Apples to Apples Junior
Your Price: $24.99
(Worth 2,499 Funagain Points!)
from 3 customer reviews
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The award-winning card and party game for ages nine and up. Players will delight in the crazy comparisons while expanding their vocabulary and thinking skills. The 576 cards provide hours and hours of fun!
The Kids and Junior card sets contain no duplicate cards. The sets may be combined for thousands of new comparisons!
I bought this for my kids, hoping to find a game that wouldn't bore my husband and I to death while we played with them. This was a lot of fun! My kids gave it two WAY thumbs up. They especially enjoyed how everyone gets a chance to be the judge. I also took this to the school where I teach special education students. They also loved it! I haven't seen the set for 7 year olds....but my kindergartner who can read had no problems at all with the 9 and up set.
Great game. My 6 year old reads very well, but the adult Apples to Apples confused him with names of people and some of the hard words. 9+ has been great.
The History - My brother brought the original Apples to Apples to a family gathering last year. Everyone (age range 8-73) dove in to try the new game. The younger children were having fun, but sometimes found it difficult to play because the original game has many cultural and historical references that they didn't understand, and they wanted to participate.
We played a few times around the table before my wife excused herself to "help in the kitchen". I continued to play, not because I thought the game was particularly fun or interesting, but just to be social.
Later, she said it was the stupidest, most pointless game she'd ever seen. I tried to weakly defend it: true, I wasn't in any rush to play again, but the kids seemed to like it.
We purchased Apples to Apples Junior for our own family (over my wife's objections) when our children (both age 8) saw it in a store. I figured that at least the kids will get some practice with reading and vocabulary. So, we've owned this for about a year, and I have played it many times with our children and with other families. As I had hoped, this version doesn't have any of the troubling cultural references found in the original.
The Good - The cardstock is good quality. The rules are simple to explain. 3- 8+ people can play, and people can come and go during the game. It's very flexible in that way. People of all ages can play on an equal footing.
The Bad - This game is really, really bad.
It doesn't require any skill. Zero, zilch, nada. And I defy anyone to show how it does. No strategy, no creativity, no educated guessing, nothing. The judge's decision, and therefore scoring, is completely arbitrary. You might as well have everyone take turns rolling dice, or everyone puts a marble into a bag and if the judge pulls out your marble, you win. Really, it's that dull.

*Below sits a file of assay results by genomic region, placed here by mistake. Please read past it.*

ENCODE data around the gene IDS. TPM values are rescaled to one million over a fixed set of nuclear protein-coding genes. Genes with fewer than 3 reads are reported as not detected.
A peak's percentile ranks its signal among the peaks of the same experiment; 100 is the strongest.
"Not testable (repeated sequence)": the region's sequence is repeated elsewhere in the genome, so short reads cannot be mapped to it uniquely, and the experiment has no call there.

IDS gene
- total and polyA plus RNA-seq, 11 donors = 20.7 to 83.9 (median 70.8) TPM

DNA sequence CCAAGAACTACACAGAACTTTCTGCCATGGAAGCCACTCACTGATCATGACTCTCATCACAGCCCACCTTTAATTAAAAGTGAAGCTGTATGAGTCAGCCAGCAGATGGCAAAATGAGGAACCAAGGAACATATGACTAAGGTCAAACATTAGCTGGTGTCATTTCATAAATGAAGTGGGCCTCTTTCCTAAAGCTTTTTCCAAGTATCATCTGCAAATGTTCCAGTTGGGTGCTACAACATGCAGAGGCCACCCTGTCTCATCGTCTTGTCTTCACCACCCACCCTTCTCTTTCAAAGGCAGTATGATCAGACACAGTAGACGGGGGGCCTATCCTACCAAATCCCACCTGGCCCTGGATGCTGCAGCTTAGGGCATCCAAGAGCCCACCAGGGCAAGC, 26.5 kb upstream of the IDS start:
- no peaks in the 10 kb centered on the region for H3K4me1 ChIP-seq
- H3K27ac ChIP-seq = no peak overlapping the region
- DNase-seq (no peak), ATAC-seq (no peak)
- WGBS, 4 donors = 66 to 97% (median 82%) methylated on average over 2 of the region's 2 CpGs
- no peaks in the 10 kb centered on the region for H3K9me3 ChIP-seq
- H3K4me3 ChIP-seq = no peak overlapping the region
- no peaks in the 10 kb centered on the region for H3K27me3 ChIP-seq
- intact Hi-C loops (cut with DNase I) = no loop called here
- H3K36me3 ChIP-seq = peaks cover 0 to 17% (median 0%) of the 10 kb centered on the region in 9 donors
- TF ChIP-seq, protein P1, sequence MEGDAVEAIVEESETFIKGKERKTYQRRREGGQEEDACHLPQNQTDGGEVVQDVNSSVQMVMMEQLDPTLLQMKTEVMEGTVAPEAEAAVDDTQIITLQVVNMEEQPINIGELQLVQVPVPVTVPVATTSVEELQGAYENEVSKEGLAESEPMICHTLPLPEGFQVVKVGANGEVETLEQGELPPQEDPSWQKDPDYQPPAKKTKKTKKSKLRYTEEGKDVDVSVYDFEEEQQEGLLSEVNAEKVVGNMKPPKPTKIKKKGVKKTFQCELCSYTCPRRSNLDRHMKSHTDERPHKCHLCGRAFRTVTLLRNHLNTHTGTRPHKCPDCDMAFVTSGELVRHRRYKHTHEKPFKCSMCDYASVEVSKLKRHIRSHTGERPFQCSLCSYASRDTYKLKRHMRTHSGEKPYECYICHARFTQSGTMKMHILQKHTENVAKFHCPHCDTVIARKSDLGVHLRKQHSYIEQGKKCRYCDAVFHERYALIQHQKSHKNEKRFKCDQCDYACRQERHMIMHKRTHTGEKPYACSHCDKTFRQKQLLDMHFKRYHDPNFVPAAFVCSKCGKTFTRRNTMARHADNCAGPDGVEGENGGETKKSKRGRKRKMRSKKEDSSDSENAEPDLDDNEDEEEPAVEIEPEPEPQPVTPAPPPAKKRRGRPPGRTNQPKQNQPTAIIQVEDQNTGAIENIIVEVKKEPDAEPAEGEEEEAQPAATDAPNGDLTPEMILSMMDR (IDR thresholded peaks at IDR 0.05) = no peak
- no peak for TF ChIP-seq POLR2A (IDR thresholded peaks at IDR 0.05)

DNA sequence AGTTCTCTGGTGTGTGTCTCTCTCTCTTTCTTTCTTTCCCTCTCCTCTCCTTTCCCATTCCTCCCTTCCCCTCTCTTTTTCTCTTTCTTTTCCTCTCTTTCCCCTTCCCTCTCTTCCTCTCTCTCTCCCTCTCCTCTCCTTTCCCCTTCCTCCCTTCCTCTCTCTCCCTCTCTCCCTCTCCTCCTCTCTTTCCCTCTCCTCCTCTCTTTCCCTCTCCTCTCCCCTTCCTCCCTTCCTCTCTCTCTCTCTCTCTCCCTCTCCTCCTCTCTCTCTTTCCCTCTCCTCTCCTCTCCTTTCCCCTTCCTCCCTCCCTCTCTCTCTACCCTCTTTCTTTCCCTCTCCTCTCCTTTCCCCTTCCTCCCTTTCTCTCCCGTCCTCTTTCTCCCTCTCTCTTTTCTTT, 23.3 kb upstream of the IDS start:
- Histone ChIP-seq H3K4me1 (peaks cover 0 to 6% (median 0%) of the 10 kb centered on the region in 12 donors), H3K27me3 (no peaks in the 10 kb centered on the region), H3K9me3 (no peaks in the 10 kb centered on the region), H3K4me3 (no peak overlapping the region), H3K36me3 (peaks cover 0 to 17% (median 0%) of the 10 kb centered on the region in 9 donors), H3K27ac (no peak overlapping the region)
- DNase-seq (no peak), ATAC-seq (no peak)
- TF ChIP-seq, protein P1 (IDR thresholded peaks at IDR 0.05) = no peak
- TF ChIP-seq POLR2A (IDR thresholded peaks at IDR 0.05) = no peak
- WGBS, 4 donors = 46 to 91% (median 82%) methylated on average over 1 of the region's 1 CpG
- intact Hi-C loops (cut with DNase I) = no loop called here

It doesn't have any meaningful player interaction. Interaction, if there is any, doesn't influence the game in any way. Sure, people can talk about the cards, but, again, the judge's decision is arbitrary, and final. A better variation might be to eliminate the judge entirely, and instead have the entire group vote on the best answer. That might encourage meaningful interaction, and test persuasive skills. The way it is now, the judge is god.
This game isn't fun or funny, at least to this adult. Children like it because it's at their level of humor. My kids are currently experimenting with humor. The juxtaposition of discordant concepts ("an elephant wearing a hat! hahahaha!") is classic "kid humor", and that's all this game offers, again and again and again. Comparing "sad" to "hat rack" just isn't funny, especially after the umpteenth time.
The game doesn't develop in any way. Most games progress in some way, and you have to be engaged to adapt to the changes. This game is just a series of elementary-school one-liners, again and again, until one player reaches 5 points (completely arbitrary). Snakes and Ladders is infinitely more exciting.
The Ugly - True story - In the last time we played with another family, I was trailing in the game when I had to leave for a few hands to help in the kitchen, so the other players just played cards randomly out of my hand. When I returned to play, I was winning by a wide margin. So, scoring is complete luck and interaction doesn't affect the game at all. (I often just end up blindly playing the top card in my hand.) A few hands later the other dad got up from the table to "rest his eyes", and encouraged his children to play cards randomly out of his hand: he'd had enough.
Conclusion - As usual, my wife is right: this game is bad. I now cringe when someone suggests Apples to Apples. It's dull beyond words. As a "good trooper Dad", I'll play with my kids if they want, but only with a strict time limit. If the point of this game is to spend light-hearted time with the whole family, then there are much better ways to do so. Get some poker chips and teach your kids poker, they love it! My kids learned Carcasonne: Hunters and Gatherers within minutes, and they love it too. And Bohnanza?!! Fuggedaboutit. You haven't lived until you've played Bohnanza, and kids absolutely love it. These are real games with real player interaction, real skill-testing. They're dynamic and fun! (I'll review these and other games later.)
Apples to Apples (both original and Junior) is a poor excuse for a family/party game. It fails the first rule of game quality: it isn't fun. Although my kids like it, a family game should also be enjoyable by parents, and I have found few adults who like this. I had to give this 1.5 stars instead of 1 because it does help my kids with their vocabulary.